Rumour is we recently passed a threshold where we have now found as many celestial objects as there are people who were ever born. Sounds weirdly true. But is it a myth or fact? I decided to investigate.
Top image: Hubble has found a whole lot of galaxies while looking at nothing in particular.
At first, I was thrilled: what a bit of poetic triumph, that we if we named every comet asteroid, planet, dwarf planet, and star for each person that ever lived, we'd have objects left over! Then I started fact-checking, and as so often happens with delightful things that I really want to be true, reality intruded.
The number of people who have ever been born are pretty straightforward to estimate. the number hovers somewhere just under 110,000,000,000 (depending on your naming system, that could be
1.1 trillion or 1.1 billion 0.11 trillion or 110 billion (thanks, darth & CL!)).
A celestial object is any physical, naturally-occurring object in space. That includes things like stars, moons, planets, comets, asteroids, but not space junk. It could also include entire systems of things, like galaxies, planetary systems, galactic clusters, and nebula. Actually counting all the objects is a non-trivial task.
Huh, we have a whole lot of moons floating around in space... Image credit: NASA
The first problem is, are we comparing to the number of objects we think exist, or the number of ones we've actually directly observed? The estimate for how many stars are in the universe is a number so big we don't have a name for it. Forget all the rocks and ice: we could give every person not just a star, but an entire galaxy!
It can't be estimates, so what about celestial objects we've actually observed?
Our solar system has a lot of stuff in it. Image credit: NASA
The solar system has 8 planets, and a handful of confirmed dwarf planets with another 353 potential candidates wandering around the Kuper Belt. From Earth on out, there are 146 moons, plus another 27 provisional moons for 173 moons overall. Hand-wave in its favour to 550 moons, dwarf planets, and planets.
Moving on out, we have at least a million main belt asteroids, and we've found 11,139 near-earth objects as of this week. ESA estimates that there might be a trillion comets in the Oort cloud, but we've only observed about 4,000 of them.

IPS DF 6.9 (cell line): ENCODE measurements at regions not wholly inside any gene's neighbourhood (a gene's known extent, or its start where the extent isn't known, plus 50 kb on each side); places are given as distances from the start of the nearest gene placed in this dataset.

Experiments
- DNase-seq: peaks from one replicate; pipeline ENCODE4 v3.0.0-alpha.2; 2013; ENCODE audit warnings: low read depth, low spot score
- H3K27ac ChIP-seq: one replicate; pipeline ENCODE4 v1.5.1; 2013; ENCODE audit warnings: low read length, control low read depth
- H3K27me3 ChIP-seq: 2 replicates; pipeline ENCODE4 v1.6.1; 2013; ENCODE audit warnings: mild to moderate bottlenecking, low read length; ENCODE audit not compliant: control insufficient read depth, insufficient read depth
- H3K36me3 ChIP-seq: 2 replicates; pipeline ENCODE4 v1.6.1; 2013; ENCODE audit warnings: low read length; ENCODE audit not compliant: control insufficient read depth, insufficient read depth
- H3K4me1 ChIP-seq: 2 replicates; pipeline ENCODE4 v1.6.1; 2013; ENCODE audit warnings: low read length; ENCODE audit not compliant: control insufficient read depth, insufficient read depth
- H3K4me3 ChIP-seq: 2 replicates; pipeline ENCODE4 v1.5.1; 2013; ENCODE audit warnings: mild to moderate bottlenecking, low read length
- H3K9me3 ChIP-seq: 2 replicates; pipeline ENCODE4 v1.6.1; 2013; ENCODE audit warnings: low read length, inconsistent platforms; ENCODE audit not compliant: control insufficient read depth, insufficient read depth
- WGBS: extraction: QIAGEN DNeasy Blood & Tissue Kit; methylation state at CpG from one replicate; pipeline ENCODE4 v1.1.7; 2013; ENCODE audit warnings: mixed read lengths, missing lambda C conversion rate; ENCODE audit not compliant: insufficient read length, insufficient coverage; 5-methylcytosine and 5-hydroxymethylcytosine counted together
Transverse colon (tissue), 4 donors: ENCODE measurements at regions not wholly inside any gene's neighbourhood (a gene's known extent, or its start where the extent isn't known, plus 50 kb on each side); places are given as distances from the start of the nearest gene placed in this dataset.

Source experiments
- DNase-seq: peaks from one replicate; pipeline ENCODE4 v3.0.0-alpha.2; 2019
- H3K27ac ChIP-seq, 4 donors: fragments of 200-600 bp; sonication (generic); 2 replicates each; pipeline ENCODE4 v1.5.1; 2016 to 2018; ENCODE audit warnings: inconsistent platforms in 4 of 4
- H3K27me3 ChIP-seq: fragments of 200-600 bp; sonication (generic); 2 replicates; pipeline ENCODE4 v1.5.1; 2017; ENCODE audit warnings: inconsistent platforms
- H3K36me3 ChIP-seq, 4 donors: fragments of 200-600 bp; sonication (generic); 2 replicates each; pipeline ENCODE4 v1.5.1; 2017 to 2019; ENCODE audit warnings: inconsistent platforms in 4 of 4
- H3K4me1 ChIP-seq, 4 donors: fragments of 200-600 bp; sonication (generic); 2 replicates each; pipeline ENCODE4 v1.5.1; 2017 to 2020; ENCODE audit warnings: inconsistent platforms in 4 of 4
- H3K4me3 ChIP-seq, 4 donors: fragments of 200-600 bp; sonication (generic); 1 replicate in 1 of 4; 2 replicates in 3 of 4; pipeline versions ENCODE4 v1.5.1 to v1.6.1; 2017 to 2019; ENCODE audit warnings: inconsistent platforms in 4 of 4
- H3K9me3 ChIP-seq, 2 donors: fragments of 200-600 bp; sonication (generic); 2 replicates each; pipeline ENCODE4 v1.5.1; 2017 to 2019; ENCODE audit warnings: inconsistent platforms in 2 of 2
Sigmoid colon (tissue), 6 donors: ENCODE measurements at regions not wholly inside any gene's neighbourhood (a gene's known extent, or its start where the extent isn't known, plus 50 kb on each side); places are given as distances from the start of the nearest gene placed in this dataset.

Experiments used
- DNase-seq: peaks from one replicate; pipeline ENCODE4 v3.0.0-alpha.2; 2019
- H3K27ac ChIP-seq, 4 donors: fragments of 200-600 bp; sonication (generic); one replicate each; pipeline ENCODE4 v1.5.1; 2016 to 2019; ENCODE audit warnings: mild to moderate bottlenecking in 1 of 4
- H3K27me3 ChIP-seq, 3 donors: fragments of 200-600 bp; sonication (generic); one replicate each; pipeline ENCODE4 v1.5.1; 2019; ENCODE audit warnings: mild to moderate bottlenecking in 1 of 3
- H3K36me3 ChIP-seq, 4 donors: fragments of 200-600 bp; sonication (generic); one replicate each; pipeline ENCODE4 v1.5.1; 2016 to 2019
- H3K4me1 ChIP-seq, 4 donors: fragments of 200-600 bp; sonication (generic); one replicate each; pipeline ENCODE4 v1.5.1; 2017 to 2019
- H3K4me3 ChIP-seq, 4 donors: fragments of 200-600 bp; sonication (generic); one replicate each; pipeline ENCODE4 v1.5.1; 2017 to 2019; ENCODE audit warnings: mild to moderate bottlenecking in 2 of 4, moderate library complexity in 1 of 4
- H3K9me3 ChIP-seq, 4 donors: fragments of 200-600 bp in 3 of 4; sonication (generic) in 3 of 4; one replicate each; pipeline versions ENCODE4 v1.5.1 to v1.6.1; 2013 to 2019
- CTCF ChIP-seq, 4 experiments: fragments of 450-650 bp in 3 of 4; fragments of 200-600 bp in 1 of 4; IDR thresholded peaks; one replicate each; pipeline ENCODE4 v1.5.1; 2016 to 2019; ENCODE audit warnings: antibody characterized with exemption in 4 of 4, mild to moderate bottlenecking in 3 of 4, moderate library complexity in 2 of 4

Going beyond our solar system, if we're generous with our rounding and declare all candidates are planets, we've found 5,000 planets and exoplanets. As for stars, the catalogue includes 2.5 million stars of magnitude 10 or brighter in 1.2 million catalogued galaxies.
If we stick to just observed objects, that's 3,720,750 objects. Even if we round even more generously, 4,000,000 is a far cry short of the 110,000,000,000 people ever born.
The observable universe is limited by the distance light could have traveled since the dawn of time. Image credit: Unmismoobjetivo
That's where I'm stuck: the estimated number of celestial objects is far, far greater than the human population can claim, while the actual observed number of objects is way too low. Admittedly, I couldn't find a modern, updated catalogue of nebula or galaxy clusters to add to the total, but I'm fairly certain that's not going to make up the missing 109,996,000,000 objects.
What thresholds have we recently passed that would bump the observed numbers up? Am I missing an entire class of celestial bodies in my Comic-Con induced stupor? What caveats could we hang off the estimates to bring the estimated-objects number down to our relatively puny every-human-ever? Can we find a way to rephrase this trivia into something that is both poetic and true?
Until then, I have to relinquish this bit of trivia, chucking it to the bin of myths and misunderstandings along with "10% of your brain is useful," "chupacabra don't exist," and "suicides fund the space program."
Tip via neuroscience graduate student Teagan Wall, who wants to know if this trivia is true.